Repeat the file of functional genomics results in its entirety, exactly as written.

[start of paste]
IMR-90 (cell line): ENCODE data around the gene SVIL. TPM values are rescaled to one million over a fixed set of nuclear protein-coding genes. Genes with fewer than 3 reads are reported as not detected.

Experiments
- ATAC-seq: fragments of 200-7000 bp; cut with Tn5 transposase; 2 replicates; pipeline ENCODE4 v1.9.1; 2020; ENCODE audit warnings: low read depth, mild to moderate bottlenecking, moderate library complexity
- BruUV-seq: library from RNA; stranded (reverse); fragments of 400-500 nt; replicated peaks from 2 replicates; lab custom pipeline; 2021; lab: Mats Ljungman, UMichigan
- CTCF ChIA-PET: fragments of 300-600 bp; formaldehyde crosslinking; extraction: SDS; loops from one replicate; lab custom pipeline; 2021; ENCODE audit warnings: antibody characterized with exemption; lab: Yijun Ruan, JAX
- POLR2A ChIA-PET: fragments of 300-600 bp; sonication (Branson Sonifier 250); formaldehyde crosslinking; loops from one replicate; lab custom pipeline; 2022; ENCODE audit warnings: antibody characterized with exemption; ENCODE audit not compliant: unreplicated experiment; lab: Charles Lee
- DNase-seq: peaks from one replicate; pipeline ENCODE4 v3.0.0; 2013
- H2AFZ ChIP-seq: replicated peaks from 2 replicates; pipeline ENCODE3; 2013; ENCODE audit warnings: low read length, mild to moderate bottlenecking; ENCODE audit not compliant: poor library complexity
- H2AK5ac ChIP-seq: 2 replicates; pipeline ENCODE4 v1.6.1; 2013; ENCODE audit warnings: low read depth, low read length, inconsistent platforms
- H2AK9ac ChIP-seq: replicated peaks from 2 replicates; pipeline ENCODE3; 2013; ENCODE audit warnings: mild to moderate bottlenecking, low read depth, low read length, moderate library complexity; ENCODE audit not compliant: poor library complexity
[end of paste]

IMR-90 (cell line): ENCODE data around the gene SVIL. TPM values are rescaled to one million over a fixed set of nuclear protein-coding genes. Genes with fewer than 3 reads are reported as not detected.

Experiments
- ATAC-seq: fragments of 200-7000 bp; cut with Tn5 transposase; 2 replicates; pipeline ENCODE4 v1.9.1; 2020; ENCODE audit warnings: low read depth, mild to moderate bottlenecking, moderate library complexity
- BruUV-seq: library from RNA; stranded (reverse); fragments of 400-500 nt; replicated peaks from 2 replicates; lab custom pipeline; 2021; lab: Mats Ljungman, UMichigan
- CTCF ChIA-PET: fragments of 300-600 bp; formaldehyde crosslinking; extraction: SDS; loops from one replicate; lab custom pipeline; 2021; ENCODE audit warnings: antibody characterized with exemption; lab: Yijun Ruan, JAX
- POLR2A ChIA-PET: fragments of 300-600 bp; sonication (Branson Sonifier 250); formaldehyde crosslinking; loops from one replicate; lab custom pipeline; 2022; ENCODE audit warnings: antibody characterized with exemption; ENCODE audit not compliant: unreplicated experiment; lab: Charles Lee
- DNase-seq: peaks from one replicate; pipeline ENCODE4 v3.0.0; 2013
- H2AFZ ChIP-seq: replicated peaks from 2 replicates; pipeline ENCODE3; 2013; ENCODE audit warnings: low read length, mild to moderate bottlenecking; ENCODE audit not compliant: poor library complexity
- H2AK5ac ChIP-seq: 2 replicates; pipeline ENCODE4 v1.6.1; 2013; ENCODE audit warnings: low read depth, low read length, inconsistent platforms
- H2AK9ac ChIP-seq: replicated peaks from 2 replicates; pipeline ENCODE3; 2013; ENCODE audit warnings: mild to moderate bottlenecking, low read depth, low read length, moderate library complexity; ENCODE audit not compliant: poor library complexity